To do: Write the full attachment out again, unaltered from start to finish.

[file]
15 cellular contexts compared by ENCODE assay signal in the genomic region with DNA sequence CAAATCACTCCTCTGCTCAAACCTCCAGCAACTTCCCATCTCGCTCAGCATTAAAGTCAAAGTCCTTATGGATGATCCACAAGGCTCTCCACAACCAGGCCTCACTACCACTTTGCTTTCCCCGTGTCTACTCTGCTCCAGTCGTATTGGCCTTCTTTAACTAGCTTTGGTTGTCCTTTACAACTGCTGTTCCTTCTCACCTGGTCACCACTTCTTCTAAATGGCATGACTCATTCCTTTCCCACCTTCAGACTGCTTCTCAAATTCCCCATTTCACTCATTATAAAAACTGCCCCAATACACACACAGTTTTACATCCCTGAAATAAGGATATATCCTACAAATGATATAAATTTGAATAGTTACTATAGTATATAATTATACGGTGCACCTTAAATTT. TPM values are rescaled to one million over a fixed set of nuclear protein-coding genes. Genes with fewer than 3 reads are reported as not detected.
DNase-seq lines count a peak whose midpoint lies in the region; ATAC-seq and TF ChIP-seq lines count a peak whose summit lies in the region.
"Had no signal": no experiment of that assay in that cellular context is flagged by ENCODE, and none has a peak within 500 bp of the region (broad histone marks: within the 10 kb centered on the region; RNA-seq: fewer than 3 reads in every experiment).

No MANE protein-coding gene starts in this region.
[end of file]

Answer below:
15 cellular contexts compared by ENCODE assay signal in the genomic region with DNA sequence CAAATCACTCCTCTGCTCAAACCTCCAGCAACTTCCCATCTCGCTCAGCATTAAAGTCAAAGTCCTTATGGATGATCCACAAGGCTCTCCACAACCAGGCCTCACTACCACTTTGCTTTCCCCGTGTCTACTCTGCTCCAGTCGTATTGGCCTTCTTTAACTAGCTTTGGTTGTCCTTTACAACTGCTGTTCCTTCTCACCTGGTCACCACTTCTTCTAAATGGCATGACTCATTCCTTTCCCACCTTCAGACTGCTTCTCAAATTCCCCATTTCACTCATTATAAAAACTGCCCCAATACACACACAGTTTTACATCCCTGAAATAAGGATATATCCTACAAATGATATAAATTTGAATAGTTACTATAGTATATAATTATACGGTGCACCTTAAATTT. TPM values are rescaled to one million over a fixed set of nuclear protein-coding genes. Genes with fewer than 3 reads are reported as not detected.
DNase-seq lines count a peak whose midpoint lies in the region; ATAC-seq and TF ChIP-seq lines count a peak whose summit lies in the region.
"Had no signal": no experiment of that assay in that cellular context is flagged by ENCODE, and none has a peak within 500 bp of the region (broad histone marks: within the 10 kb centered on the region; RNA-seq: fewer than 3 reads in every experiment).

No MANE protein-coding gene starts in this region.